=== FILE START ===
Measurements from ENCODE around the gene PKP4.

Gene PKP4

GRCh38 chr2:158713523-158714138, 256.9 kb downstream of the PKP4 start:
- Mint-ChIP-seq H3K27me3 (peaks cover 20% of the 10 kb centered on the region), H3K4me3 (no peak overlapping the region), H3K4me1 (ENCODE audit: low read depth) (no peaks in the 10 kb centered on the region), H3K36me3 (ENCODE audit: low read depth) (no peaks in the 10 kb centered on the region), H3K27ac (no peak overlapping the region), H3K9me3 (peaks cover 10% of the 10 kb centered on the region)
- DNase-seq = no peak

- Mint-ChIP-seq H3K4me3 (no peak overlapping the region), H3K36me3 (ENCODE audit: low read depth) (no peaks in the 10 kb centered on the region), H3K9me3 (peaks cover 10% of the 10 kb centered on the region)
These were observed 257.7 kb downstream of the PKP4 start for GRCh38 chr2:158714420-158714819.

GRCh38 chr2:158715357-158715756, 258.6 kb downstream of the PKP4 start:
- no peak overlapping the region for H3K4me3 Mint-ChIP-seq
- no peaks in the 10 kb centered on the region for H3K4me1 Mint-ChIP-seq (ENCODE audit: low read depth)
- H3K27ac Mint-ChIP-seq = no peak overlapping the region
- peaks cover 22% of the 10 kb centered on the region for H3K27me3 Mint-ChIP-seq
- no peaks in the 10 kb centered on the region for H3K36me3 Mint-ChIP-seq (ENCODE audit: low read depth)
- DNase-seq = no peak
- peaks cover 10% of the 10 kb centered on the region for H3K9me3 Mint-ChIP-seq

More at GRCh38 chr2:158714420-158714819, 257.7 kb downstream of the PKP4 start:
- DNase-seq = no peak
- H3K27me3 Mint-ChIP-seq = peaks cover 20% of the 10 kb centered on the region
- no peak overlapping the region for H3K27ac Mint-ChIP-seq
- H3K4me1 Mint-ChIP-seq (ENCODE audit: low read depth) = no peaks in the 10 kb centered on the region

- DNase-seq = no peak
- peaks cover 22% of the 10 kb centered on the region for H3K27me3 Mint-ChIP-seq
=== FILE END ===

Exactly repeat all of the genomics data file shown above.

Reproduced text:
Measurements from ENCODE around the gene PKP4.

Gene PKP4

GRCh38 chr2:158713523-158714138, 256.9 kb downstream of the PKP4 start:
- Mint-ChIP-seq H3K27me3 (peaks cover 20% of the 10 kb centered on the region), H3K4me3 (no peak overlapping the region), H3K4me1 (ENCODE audit: low read depth) (no peaks in the 10 kb centered on the region), H3K36me3 (ENCODE audit: low read depth) (no peaks in the 10 kb centered on the region), H3K27ac (no peak overlapping the region), H3K9me3 (peaks cover 10% of the 10 kb centered on the region)
- DNase-seq = no peak

- Mint-ChIP-seq H3K4me3 (no peak overlapping the region), H3K36me3 (ENCODE audit: low read depth) (no peaks in the 10 kb centered on the region), H3K9me3 (peaks cover 10% of the 10 kb centered on the region)
These were observed 257.7 kb downstream of the PKP4 start for GRCh38 chr2:158714420-158714819.

GRCh38 chr2:158715357-158715756, 258.6 kb downstream of the PKP4 start:
- no peak overlapping the region for H3K4me3 Mint-ChIP-seq
- no peaks in the 10 kb centered on the region for H3K4me1 Mint-ChIP-seq (ENCODE audit: low read depth)
- H3K27ac Mint-ChIP-seq = no peak overlapping the region
- peaks cover 22% of the 10 kb centered on the region for H3K27me3 Mint-ChIP-seq
- no peaks in the 10 kb centered on the region for H3K36me3 Mint-ChIP-seq (ENCODE audit: low read depth)
- DNase-seq = no peak
- peaks cover 10% of the 10 kb centered on the region for H3K9me3 Mint-ChIP-seq

More at GRCh38 chr2:158714420-158714819, 257.7 kb downstream of the PKP4 start:
- DNase-seq = no peak
- H3K27me3 Mint-ChIP-seq = peaks cover 20% of the 10 kb centered on the region
- no peak overlapping the region for H3K27ac Mint-ChIP-seq
- H3K4me1 Mint-ChIP-seq (ENCODE audit: low read depth) = no peaks in the 10 kb centered on the region

- DNase-seq = no peak
- peaks cover 22% of the 10 kb centered on the region for H3K27me3 Mint-ChIP-seq